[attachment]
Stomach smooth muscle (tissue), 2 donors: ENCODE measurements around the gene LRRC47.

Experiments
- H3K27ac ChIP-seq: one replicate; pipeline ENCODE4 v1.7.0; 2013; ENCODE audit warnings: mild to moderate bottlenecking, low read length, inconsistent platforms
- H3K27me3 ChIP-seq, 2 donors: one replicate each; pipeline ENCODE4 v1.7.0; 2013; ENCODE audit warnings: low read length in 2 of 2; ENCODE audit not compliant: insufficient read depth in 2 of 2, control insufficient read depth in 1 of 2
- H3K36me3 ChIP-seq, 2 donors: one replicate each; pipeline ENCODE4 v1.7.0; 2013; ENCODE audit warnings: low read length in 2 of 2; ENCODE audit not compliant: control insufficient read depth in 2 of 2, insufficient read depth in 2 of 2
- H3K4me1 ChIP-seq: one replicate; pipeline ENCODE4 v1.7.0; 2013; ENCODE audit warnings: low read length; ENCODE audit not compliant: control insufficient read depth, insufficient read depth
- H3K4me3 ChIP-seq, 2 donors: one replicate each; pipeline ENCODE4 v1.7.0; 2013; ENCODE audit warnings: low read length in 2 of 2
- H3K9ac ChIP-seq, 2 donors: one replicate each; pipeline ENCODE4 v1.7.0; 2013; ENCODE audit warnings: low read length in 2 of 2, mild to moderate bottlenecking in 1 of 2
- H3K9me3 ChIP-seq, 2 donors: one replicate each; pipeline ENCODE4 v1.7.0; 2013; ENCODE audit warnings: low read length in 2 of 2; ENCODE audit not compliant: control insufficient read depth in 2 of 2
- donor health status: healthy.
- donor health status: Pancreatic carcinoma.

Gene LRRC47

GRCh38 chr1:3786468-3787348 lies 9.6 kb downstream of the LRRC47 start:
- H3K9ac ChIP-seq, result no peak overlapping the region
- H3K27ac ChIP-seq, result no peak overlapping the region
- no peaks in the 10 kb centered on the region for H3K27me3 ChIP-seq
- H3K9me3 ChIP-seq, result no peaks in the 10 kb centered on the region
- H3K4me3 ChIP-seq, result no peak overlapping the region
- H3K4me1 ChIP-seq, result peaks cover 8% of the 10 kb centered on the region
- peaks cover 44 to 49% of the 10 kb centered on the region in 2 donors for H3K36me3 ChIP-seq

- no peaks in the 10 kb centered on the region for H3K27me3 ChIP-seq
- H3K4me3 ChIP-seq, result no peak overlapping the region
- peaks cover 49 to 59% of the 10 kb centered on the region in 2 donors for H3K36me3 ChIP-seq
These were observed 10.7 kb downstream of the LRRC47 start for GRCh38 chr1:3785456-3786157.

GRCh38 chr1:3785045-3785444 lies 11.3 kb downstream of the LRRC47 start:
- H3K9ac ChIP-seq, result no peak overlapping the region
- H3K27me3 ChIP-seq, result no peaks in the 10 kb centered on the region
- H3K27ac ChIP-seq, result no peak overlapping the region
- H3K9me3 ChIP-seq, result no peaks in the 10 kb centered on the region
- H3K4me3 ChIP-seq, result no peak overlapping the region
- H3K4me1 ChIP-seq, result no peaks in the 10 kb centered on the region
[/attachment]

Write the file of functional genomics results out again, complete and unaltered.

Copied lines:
Stomach smooth muscle (tissue), 2 donors: ENCODE measurements around the gene LRRC47.

Experiments
- H3K27ac ChIP-seq: one replicate; pipeline ENCODE4 v1.7.0; 2013; ENCODE audit warnings: mild to moderate bottlenecking, low read length, inconsistent platforms
- H3K27me3 ChIP-seq, 2 donors: one replicate each; pipeline ENCODE4 v1.7.0; 2013; ENCODE audit warnings: low read length in 2 of 2; ENCODE audit not compliant: insufficient read depth in 2 of 2, control insufficient read depth in 1 of 2
- H3K36me3 ChIP-seq, 2 donors: one replicate each; pipeline ENCODE4 v1.7.0; 2013; ENCODE audit warnings: low read length in 2 of 2; ENCODE audit not compliant: control insufficient read depth in 2 of 2, insufficient read depth in 2 of 2
- H3K4me1 ChIP-seq: one replicate; pipeline ENCODE4 v1.7.0; 2013; ENCODE audit warnings: low read length; ENCODE audit not compliant: control insufficient read depth, insufficient read depth
- H3K4me3 ChIP-seq, 2 donors: one replicate each; pipeline ENCODE4 v1.7.0; 2013; ENCODE audit warnings: low read length in 2 of 2
- H3K9ac ChIP-seq, 2 donors: one replicate each; pipeline ENCODE4 v1.7.0; 2013; ENCODE audit warnings: low read length in 2 of 2, mild to moderate bottlenecking in 1 of 2
- H3K9me3 ChIP-seq, 2 donors: one replicate each; pipeline ENCODE4 v1.7.0; 2013; ENCODE audit warnings: low read length in 2 of 2; ENCODE audit not compliant: control insufficient read depth in 2 of 2
- donor health status: healthy.
- donor health status: Pancreatic carcinoma.

Gene LRRC47

GRCh38 chr1:3786468-3787348 lies 9.6 kb downstream of the LRRC47 start:
- H3K9ac ChIP-seq, result no peak overlapping the region
- H3K27ac ChIP-seq, result no peak overlapping the region
- no peaks in the 10 kb centered on the region for H3K27me3 ChIP-seq
- H3K9me3 ChIP-seq, result no peaks in the 10 kb centered on the region
- H3K4me3 ChIP-seq, result no peak overlapping the region
- H3K4me1 ChIP-seq, result peaks cover 8% of the 10 kb centered on the region
- peaks cover 44 to 49% of the 10 kb centered on the region in 2 donors for H3K36me3 ChIP-seq

- no peaks in the 10 kb centered on the region for H3K27me3 ChIP-seq
- H3K4me3 ChIP-seq, result no peak overlapping the region
- peaks cover 49 to 59% of the 10 kb centered on the region in 2 donors for H3K36me3 ChIP-seq
These were observed 10.7 kb downstream of the LRRC47 start for GRCh38 chr1:3785456-3786157.

GRCh38 chr1:3785045-3785444 lies 11.3 kb downstream of the LRRC47 start:
- H3K9ac ChIP-seq, result no peak overlapping the region
- H3K27me3 ChIP-seq, result no peaks in the 10 kb centered on the region
- H3K27ac ChIP-seq, result no peak overlapping the region
- H3K9me3 ChIP-seq, result no peaks in the 10 kb centered on the region
- H3K4me3 ChIP-seq, result no peak overlapping the region
- H3K4me1 ChIP-seq, result no peaks in the 10 kb centered on the region